Remarks: Chairman Royce on Much-Needed Food Aid ReformsPress Release
Washington, D.C. – Today at 10 a.m., House Foreign Affairs Committee Chairman Ed Royce (R-CA) will convene a hearing entitled “Modernizing Food Aid: Improving Effectiveness and Saving Lives.” Live webcast and witness testimony will be available HERE.
Below is Chairman Royce’s opening statement, as prepared for delivery at the hearing:
“This committee has long worked to strengthen foreign assistance as an effective way to advance our interests and values. Properly implemented, these relatively small investments can strengthen our national security and support the development of democratic governments and strong market economies overseas.
Last month, with committee leadership, the House passed the AGOA and MCA Modernization Act, which promises to create new opportunities for U.S. trade and investment and spark private sector-led growth, particularly in Africa.
Last Congress, we enacted the Foreign Aid Transparency and Accountability Act to identify what is – and what is not – working. I want to again thank Judge Poe for his leadership on that bill.
This committee also led the way on pushing for reforms to one of the central elements of our foreign assistance – the Food for Peace Act. These reforms enabled USAID to chip away at monetization and provided limited flexibility for NGOs to use market-based tools.
But much more remains to be done to truly modernize the Food for Peace Act. We must completely end the inefficient process known as ‘monetization’ – where local aid groups sell donated U.S. food to support their operations. This policy, along with requirements that all aid provided through Food for Peace be purchased from U.S. farmers and sent overseas by U.S. shippers, harms local markets and slows our response to emergencies.
These restrictions also needlessly drive up costs. By modernizing the Food for Peace Act, and prioritizing flexibility and efficiency, we can free up $300 million. This will enable us to reach almost 10 million more men, women and children who would otherwise face death in places like Syria, Yemen, Northern Nigeria and Somalia. Hunger in countries such as these fuels conflict and instability, so helping people get the food they need not only helps save lives – it also strengthens U.S. national security.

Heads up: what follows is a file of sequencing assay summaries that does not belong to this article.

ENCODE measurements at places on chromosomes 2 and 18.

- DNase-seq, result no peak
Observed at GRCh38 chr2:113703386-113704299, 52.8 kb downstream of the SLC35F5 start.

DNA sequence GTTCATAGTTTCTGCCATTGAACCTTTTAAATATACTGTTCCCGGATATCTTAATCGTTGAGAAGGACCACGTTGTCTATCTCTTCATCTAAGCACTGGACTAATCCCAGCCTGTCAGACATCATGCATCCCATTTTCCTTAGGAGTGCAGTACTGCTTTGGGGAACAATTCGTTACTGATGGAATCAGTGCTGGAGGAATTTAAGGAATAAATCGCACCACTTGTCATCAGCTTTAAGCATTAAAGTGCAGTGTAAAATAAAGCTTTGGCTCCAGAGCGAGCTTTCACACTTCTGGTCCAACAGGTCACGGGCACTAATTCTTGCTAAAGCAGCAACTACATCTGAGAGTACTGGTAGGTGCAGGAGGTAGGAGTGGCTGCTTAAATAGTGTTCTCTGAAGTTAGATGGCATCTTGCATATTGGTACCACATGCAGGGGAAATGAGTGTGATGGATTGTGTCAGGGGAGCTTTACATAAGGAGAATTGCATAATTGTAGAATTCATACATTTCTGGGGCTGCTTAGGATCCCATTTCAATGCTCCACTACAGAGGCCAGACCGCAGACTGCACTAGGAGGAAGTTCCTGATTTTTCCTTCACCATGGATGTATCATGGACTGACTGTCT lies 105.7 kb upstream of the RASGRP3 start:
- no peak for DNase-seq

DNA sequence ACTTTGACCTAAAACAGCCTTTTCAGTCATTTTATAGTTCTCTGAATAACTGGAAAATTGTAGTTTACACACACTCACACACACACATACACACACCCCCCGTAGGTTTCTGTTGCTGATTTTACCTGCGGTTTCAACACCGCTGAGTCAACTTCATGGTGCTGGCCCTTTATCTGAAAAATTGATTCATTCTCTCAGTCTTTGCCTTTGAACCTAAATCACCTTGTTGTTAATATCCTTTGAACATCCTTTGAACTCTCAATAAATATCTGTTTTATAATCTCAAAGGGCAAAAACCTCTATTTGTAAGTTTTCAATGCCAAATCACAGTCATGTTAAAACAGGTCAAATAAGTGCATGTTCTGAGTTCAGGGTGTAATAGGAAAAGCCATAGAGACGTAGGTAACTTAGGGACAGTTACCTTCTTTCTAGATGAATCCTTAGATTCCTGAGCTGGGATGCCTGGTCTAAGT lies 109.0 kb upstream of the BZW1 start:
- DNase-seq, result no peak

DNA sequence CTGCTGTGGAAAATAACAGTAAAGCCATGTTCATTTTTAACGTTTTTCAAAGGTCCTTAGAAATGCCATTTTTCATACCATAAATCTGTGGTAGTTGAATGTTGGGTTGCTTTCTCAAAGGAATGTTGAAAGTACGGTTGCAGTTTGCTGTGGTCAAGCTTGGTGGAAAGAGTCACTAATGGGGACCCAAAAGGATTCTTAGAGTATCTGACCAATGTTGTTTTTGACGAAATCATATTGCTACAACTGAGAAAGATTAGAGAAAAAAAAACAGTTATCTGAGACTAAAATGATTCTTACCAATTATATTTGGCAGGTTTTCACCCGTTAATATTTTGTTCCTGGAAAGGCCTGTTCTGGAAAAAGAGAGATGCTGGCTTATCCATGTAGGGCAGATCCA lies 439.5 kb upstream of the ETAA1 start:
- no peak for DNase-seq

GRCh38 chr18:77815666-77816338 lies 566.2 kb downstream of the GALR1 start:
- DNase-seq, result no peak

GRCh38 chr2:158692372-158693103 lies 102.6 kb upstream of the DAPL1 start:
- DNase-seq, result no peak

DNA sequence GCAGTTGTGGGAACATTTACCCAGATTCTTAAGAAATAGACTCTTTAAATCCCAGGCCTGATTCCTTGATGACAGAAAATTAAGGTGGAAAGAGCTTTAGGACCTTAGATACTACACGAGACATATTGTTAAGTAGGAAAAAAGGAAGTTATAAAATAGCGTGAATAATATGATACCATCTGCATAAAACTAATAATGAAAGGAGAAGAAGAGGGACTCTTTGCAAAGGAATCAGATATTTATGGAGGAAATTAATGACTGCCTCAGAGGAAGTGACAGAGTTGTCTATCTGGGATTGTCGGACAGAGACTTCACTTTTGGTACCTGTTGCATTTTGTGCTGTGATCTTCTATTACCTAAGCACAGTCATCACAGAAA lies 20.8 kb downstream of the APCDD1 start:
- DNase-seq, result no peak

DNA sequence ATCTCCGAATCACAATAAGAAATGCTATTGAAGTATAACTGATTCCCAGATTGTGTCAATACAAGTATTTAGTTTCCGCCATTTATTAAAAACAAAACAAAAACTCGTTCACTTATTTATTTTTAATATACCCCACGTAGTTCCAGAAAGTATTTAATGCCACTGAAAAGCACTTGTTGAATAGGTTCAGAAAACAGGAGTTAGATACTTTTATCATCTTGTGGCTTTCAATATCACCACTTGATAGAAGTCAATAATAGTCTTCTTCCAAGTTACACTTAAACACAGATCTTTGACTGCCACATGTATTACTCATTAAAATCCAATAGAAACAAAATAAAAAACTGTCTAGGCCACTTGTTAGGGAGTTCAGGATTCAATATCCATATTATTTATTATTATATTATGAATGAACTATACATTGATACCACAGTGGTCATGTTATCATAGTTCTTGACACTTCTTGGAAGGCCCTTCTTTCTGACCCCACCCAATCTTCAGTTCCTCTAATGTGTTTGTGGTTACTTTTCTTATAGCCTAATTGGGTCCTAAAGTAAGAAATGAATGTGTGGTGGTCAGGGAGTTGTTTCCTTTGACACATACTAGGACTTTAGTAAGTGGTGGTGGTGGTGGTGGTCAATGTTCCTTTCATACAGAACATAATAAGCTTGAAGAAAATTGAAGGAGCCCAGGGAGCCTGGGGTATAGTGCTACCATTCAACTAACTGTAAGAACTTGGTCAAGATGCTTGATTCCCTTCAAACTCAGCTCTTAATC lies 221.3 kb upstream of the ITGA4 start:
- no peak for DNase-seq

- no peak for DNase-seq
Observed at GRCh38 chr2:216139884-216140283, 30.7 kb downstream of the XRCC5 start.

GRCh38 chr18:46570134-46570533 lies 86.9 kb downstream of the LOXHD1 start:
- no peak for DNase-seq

Modernizing U.S. food assistance will also help reach people immediately after disaster strikes by allowing us to purchase food closer to areas in crisis. Under current law, it can take 14 weeks for U.S. food to reach those in need. As I saw in the Philippines following Typhoon Haiyan, we don’t have 14 weeks to respond after disaster strikes. We need the flexibility to purchase food in the region and get it to impacted areas within hours, not weeks. Saving time means saving lives.
Additional reforms are also worth considering. In South Sudan, committee staff saw how others provide assistance through secure debit cards, which recipients use to purchase food locally. Providing assistance this way helps build economic infrastructure that can endure after aid ends.
That said, no one is talking about completely cutting the American farmer out of our food aid programs. In places that suffer from cyclical drought, like Ethiopia, food grown in the U.S. is critical. But this is not always the case.
Sometimes we will need to provide U.S. commodities. Other times we will need to buy local or use vouchers. More often than not, we will need to do both. But we cannot keep supporting outdated, unnecessarily expensive requirements. Such deliberate, unjustified waste does not serve our national interests or save lives.
I now turn to our Ranking Member, Eliot Engel, who has been a partner in these aid efforts, for his remarks.”